"We're now aware of what the rest of the world goes through."
Hollande said he would also consider expanding France's surveillance powers. Following the attacks on Charlie Hebdo and a Jewish supermarket earlier this year, France passed sweeping legislation that some have likened to a French Patriot Act. The law, which went into effect in July, allows the state to monitor the communications of suspected terrorists without a warrant, and obliges internet service providers to grant unfettered access to their networks. French Prime Minister Manuel Valls has touted the law as critical to preventing future attacks, though the country's surveillance machine apparently failed to pick up on last week's assault. In an interview with French radio on Monday, Valls acknowledged that France was aware that an attack was being planned prior to Friday's violence, and said that other operations were likely in the works.
Frédérique acknowledged that Parisians will probably have "a little less freedom" following the attacks, and she thinks that's "unfortunate." But she hopes the tragedy may spur her friends — a collection of artists, designers, and writers — to be more politically engaged in their work. "We're now aware of what the rest of the world goes through," she said. "Countries at war, all the violence — we see it elsewhere but now it's arrived here."
Others are worried that France's increasingly powerful far-right politicians may use the attacks to build support for its anti-immigrant agenda. Marine Le Pen, leader of the Front National political party, has already called for France to immediately stop accepting refugees fleeing Syria and Afghanistan, while Valls said this week that the country needs to "expel all these radicalized imams." Some in France's Muslim community, Europe's largest, say they fear retaliation from those who may wrongly blame them for the violence.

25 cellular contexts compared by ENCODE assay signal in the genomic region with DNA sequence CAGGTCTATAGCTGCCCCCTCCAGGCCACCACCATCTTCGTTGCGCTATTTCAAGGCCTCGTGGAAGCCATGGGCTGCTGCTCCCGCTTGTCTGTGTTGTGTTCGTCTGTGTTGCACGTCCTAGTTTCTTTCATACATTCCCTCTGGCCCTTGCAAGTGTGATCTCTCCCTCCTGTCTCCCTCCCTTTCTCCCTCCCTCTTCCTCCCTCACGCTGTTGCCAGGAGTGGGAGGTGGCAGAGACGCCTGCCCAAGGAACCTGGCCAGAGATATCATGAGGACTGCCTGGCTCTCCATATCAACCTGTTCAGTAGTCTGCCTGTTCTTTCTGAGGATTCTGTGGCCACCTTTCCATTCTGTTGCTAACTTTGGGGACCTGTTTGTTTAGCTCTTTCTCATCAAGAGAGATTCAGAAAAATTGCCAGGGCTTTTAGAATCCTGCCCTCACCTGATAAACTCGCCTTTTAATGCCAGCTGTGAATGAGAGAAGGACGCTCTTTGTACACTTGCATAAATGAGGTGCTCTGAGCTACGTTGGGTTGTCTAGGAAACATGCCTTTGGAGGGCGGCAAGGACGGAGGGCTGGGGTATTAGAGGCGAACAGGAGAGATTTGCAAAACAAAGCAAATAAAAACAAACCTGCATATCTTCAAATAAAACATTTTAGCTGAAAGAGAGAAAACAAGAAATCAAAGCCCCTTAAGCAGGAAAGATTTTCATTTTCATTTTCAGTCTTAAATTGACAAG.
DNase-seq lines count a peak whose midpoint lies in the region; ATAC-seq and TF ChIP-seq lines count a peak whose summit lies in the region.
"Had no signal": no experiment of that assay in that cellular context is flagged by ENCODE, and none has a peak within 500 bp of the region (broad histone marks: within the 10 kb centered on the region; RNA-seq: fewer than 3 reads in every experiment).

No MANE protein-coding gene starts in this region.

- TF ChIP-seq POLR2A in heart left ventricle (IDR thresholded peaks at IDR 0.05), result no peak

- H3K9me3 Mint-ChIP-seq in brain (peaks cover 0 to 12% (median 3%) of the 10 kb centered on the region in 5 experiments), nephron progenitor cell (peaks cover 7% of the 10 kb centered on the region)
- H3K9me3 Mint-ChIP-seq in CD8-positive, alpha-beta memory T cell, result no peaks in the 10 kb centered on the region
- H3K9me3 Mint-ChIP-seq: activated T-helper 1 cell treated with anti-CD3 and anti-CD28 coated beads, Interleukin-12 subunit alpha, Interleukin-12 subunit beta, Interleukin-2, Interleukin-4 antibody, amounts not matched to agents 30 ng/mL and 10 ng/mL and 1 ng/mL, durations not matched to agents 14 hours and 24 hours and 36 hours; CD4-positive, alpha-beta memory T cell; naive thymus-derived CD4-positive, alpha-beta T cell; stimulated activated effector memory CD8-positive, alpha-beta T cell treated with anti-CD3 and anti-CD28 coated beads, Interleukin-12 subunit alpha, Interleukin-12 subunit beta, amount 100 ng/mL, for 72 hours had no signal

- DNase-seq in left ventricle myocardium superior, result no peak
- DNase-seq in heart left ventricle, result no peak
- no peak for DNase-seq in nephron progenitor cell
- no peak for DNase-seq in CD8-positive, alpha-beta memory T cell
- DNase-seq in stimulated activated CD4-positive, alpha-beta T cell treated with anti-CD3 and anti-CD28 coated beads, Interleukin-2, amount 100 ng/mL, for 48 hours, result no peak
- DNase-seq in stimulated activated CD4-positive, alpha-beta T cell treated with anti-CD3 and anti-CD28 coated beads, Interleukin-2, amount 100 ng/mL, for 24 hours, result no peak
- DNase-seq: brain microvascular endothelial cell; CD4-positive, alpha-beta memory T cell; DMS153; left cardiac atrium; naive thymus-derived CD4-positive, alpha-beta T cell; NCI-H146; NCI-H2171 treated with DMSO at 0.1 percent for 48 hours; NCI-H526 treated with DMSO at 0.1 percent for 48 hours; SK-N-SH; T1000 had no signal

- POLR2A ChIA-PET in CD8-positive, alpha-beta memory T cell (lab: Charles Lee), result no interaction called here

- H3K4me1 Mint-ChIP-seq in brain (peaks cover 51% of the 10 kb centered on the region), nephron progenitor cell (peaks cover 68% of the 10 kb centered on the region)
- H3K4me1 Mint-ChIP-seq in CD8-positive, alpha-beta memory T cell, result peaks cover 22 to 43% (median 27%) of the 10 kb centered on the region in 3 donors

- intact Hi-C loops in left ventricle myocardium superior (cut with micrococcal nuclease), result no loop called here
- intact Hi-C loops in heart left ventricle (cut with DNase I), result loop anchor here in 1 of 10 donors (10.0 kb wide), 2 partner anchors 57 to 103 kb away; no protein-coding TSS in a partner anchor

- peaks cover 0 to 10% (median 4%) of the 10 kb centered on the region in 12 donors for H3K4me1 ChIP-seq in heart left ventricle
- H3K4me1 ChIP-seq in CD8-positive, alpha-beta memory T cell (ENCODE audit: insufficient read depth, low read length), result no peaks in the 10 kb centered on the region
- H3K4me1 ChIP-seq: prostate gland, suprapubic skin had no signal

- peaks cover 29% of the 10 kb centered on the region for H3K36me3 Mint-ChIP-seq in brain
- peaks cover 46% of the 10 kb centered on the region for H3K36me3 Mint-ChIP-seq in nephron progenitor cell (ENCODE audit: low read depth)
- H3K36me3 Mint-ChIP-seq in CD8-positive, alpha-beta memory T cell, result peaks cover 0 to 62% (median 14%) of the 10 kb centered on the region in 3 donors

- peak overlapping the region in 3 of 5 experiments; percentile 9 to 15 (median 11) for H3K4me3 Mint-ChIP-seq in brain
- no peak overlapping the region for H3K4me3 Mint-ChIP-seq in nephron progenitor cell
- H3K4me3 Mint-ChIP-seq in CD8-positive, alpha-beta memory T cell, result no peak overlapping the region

In front of Le Petit Cambodge, a few meters away from where Frédérique was sitting, a veiled woman named Kahina stood with her baby boy in her arms. She said she came there today to express solidarity with her fellow Parisians, and "to show that these acts do not represent Islam." But she fears that some may unfairly target her or her husband because of their religion, and worries about the world that their children will grow up in.
"There will be some French people who think of us a certain way because we wear a veil, or because my husband has a beard," said Kahina, 27. "But for us, this has nothing to do with Islam. It's a religion of peace, of love."
Leaving the memorial site, I stopped for a coffee at a small, trendy cafe down the street — all wood, white brick, and right angles. Bob Dylan's "Like a Rolling Stone" was playing softly in the background and a small table was covered with newspapers that all carried variations on the same headline: "FRANCE AT WAR."
I rummaged through my pockets looking for change, but didn't have quite enough for an espresso. The cafe owner, a tall, bearded man with a shaved head and warm eyes, smiled back from behind the counter and told me not to worry. I thanked him, and said I would come back to pay off my debt.
"It's okay, don't come back for that," he said. "Come back when the neighborhood comes back to life. When the music returns."